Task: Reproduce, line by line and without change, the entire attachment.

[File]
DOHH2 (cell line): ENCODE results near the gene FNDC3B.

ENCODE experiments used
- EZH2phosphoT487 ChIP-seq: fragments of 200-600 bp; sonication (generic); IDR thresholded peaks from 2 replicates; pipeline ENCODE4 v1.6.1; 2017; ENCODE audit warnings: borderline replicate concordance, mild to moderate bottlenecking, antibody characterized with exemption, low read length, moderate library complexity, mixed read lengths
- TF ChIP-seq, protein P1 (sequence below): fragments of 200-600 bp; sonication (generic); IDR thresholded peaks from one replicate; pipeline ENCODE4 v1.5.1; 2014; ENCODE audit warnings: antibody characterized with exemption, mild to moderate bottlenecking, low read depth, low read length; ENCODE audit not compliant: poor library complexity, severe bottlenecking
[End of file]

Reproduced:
DOHH2 (cell line): ENCODE results near the gene FNDC3B.

ENCODE experiments used
- EZH2phosphoT487 ChIP-seq: fragments of 200-600 bp; sonication (generic); IDR thresholded peaks from 2 replicates; pipeline ENCODE4 v1.6.1; 2017; ENCODE audit warnings: borderline replicate concordance, mild to moderate bottlenecking, antibody characterized with exemption, low read length, moderate library complexity, mixed read lengths
- TF ChIP-seq, protein P1 (sequence below): fragments of 200-600 bp; sonication (generic); IDR thresholded peaks from one replicate; pipeline ENCODE4 v1.5.1; 2014; ENCODE audit warnings: antibody characterized with exemption, mild to moderate bottlenecking, low read depth, low read length; ENCODE audit not compliant: poor library complexity, severe bottlenecking